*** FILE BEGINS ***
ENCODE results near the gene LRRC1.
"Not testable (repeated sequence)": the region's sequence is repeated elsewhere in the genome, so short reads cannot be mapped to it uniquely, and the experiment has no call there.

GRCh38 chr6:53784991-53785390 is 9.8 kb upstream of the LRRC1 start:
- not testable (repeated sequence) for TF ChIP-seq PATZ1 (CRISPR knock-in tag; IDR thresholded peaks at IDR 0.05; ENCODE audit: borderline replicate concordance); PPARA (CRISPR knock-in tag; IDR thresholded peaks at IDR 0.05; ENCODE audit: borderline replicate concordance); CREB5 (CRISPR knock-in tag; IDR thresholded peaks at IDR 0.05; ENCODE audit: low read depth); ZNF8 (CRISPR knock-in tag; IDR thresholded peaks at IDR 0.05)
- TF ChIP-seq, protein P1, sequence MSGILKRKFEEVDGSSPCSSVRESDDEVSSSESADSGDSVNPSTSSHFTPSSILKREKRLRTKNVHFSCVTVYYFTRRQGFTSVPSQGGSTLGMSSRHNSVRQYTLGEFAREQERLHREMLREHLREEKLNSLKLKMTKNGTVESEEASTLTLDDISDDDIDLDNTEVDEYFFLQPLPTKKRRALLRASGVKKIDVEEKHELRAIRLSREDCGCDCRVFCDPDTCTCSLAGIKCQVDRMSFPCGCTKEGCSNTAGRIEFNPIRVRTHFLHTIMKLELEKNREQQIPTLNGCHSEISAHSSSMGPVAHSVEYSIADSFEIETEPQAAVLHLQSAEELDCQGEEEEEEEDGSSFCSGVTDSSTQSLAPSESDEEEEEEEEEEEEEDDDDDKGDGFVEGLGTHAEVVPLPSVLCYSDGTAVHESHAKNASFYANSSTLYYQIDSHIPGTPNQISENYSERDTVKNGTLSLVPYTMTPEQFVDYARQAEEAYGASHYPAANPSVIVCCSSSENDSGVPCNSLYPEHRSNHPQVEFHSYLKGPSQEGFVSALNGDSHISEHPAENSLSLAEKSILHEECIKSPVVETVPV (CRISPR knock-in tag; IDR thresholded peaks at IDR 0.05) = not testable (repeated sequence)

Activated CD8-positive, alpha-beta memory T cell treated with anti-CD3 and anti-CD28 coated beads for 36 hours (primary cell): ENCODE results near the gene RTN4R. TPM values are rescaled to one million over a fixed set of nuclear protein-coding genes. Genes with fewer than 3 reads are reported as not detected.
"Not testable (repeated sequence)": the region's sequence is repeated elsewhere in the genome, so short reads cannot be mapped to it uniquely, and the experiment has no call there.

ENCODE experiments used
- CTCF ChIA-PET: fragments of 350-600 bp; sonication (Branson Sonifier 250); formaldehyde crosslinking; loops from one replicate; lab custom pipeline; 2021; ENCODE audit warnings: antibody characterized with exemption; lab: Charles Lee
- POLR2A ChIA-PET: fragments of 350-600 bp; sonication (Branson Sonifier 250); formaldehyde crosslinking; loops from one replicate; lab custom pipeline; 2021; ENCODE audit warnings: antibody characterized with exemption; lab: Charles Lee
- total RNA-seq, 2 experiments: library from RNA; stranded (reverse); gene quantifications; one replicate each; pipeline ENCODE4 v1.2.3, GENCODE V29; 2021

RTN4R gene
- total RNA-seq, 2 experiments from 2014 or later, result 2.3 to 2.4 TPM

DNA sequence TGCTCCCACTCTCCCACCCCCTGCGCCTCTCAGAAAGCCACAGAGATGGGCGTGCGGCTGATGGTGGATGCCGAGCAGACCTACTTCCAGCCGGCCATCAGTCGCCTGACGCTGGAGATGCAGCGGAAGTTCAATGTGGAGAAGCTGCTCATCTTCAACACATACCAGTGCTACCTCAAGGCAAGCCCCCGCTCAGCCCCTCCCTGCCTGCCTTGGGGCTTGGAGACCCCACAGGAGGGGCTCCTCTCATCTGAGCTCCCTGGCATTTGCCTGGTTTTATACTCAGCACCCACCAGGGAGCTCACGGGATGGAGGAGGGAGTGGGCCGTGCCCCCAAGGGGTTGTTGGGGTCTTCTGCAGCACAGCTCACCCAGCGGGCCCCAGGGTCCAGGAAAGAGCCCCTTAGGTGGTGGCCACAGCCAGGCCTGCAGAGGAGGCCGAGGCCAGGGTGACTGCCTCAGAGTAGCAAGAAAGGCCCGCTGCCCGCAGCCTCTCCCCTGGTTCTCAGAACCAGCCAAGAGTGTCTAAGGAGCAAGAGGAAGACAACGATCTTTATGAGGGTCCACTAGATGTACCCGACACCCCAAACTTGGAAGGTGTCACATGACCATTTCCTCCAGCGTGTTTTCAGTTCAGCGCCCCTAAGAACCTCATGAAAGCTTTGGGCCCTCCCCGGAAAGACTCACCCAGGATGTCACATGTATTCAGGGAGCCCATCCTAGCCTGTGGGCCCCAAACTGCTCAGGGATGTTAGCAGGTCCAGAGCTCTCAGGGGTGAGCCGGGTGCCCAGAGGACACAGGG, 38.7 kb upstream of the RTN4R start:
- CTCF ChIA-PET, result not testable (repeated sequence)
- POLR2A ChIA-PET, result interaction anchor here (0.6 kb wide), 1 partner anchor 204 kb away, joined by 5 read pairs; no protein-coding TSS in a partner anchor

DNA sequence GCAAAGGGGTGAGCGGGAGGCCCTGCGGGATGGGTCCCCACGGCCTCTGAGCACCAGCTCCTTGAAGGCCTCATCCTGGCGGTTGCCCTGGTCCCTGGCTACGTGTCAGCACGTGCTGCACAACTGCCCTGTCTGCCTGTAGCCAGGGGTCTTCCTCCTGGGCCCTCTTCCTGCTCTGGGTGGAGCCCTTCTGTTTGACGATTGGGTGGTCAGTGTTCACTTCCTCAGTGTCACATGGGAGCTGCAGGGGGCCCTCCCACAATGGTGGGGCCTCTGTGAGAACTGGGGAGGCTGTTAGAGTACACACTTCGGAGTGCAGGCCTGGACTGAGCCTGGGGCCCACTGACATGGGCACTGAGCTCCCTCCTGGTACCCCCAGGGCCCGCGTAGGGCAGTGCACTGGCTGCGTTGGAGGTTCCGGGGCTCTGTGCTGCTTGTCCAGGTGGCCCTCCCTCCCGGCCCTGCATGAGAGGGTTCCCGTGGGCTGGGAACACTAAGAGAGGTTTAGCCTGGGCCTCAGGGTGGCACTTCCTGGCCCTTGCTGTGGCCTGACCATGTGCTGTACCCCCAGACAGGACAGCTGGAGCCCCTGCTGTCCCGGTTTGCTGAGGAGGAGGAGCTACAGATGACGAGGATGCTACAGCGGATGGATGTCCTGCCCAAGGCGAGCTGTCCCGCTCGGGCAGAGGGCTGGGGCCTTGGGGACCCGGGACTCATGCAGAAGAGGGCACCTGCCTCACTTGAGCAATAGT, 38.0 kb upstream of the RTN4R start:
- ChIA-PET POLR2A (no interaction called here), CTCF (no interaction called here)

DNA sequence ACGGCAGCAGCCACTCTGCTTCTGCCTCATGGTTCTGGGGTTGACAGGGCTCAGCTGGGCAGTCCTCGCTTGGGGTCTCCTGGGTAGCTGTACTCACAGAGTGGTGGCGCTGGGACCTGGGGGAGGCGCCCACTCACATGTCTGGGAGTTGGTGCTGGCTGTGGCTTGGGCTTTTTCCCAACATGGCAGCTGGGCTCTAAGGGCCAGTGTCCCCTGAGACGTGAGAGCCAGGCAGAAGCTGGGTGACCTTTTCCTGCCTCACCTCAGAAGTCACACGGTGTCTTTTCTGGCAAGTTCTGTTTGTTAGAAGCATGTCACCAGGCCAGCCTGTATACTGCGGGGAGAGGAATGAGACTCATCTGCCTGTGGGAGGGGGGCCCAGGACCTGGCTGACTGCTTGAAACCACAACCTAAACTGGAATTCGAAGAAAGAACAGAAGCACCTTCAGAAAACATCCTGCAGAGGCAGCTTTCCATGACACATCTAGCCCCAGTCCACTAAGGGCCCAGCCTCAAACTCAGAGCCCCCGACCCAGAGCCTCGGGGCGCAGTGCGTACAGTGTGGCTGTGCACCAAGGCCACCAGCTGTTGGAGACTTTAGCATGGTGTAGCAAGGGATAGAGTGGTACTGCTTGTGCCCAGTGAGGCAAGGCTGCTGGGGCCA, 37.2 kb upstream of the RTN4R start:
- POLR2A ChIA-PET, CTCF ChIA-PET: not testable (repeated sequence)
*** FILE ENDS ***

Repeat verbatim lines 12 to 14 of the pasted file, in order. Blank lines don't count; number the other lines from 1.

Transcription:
RTN4R gene
- total RNA-seq, 2 experiments from 2014 or later, result 2.3 to 2.4 TPM

DNA sequence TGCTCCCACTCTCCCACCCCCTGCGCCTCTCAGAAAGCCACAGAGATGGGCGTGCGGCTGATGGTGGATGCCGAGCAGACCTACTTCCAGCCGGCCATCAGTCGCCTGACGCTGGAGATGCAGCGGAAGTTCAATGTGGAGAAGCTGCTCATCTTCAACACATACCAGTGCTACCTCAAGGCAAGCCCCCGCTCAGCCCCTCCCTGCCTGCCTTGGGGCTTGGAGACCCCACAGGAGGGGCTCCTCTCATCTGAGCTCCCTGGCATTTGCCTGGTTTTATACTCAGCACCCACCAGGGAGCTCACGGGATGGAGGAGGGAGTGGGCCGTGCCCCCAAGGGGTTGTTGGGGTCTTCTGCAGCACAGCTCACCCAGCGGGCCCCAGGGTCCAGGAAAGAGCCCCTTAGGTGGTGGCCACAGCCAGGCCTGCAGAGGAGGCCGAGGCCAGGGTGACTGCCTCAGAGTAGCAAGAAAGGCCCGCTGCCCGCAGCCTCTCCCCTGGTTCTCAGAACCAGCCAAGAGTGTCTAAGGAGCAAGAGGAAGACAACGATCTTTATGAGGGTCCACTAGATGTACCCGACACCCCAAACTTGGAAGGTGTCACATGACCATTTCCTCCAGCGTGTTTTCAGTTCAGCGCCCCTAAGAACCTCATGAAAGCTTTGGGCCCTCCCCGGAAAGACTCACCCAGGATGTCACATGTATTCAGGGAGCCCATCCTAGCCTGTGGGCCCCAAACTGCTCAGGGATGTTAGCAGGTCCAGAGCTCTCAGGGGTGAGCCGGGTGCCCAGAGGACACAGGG, 38.7 kb upstream of the RTN4R start: